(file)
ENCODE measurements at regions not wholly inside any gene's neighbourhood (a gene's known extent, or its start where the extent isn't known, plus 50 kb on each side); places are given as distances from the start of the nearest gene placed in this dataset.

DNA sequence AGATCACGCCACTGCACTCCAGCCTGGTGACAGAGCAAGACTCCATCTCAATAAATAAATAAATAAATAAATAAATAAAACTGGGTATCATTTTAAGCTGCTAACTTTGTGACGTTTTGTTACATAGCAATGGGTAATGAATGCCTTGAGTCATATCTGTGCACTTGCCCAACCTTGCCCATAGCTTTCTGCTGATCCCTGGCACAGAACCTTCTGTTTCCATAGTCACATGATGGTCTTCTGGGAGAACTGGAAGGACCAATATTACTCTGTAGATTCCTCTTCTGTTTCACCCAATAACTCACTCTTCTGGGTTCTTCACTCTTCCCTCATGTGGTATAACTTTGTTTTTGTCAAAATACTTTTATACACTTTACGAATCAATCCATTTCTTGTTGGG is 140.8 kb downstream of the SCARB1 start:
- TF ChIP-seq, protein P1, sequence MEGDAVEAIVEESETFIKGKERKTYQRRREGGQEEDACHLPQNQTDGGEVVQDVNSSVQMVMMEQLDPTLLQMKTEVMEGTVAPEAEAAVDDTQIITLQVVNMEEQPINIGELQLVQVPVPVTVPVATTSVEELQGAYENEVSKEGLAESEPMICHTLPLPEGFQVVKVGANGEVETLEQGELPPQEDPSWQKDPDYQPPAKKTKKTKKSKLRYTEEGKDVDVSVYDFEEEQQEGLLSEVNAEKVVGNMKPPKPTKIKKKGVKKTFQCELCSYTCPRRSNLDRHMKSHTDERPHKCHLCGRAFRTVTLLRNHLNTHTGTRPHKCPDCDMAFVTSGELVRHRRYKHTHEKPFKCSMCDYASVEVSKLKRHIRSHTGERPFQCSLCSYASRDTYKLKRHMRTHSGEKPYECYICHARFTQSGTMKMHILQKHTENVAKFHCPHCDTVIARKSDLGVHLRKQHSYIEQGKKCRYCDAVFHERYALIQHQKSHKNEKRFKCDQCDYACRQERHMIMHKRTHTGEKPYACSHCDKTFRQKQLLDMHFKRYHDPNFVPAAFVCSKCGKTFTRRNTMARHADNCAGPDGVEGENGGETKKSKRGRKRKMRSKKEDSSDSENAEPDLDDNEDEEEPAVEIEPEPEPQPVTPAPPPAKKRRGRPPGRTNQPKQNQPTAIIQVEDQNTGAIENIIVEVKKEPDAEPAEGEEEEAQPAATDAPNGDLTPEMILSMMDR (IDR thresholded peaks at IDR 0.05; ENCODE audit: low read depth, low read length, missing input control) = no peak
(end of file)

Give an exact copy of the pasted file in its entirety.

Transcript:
ENCODE measurements at regions not wholly inside any gene's neighbourhood (a gene's known extent, or its start where the extent isn't known, plus 50 kb on each side); places are given as distances from the start of the nearest gene placed in this dataset.

DNA sequence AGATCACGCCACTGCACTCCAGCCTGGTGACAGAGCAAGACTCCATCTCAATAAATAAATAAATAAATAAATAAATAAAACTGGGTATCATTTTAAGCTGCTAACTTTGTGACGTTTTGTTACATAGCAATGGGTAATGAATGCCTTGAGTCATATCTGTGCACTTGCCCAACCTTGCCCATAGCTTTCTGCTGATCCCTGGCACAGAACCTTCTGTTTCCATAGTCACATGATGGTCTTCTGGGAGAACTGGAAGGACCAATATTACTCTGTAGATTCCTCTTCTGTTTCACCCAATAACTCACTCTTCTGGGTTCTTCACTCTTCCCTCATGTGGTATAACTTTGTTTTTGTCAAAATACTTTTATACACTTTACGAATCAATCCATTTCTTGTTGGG is 140.8 kb downstream of the SCARB1 start:
- TF ChIP-seq, protein P1, sequence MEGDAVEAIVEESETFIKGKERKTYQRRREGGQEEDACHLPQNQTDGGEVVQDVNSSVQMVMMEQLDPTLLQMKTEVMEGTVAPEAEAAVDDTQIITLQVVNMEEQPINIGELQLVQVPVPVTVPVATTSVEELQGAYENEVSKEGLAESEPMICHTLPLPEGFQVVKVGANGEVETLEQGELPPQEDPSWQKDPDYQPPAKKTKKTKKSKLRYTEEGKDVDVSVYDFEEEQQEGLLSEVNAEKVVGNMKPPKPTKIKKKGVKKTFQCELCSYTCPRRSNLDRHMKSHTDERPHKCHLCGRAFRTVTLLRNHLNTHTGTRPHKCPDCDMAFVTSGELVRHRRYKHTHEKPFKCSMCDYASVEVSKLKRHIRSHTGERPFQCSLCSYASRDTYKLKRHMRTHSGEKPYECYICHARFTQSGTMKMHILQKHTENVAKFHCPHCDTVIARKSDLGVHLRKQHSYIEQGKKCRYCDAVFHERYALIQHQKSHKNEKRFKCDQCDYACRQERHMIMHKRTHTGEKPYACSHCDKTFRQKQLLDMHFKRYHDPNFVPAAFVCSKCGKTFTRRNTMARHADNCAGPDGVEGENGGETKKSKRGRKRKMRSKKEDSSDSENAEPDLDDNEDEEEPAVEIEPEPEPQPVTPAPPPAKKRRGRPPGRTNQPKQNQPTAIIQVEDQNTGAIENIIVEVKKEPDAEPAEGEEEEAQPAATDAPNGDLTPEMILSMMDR (IDR thresholded peaks at IDR 0.05; ENCODE audit: low read depth, low read length, missing input control) = no peak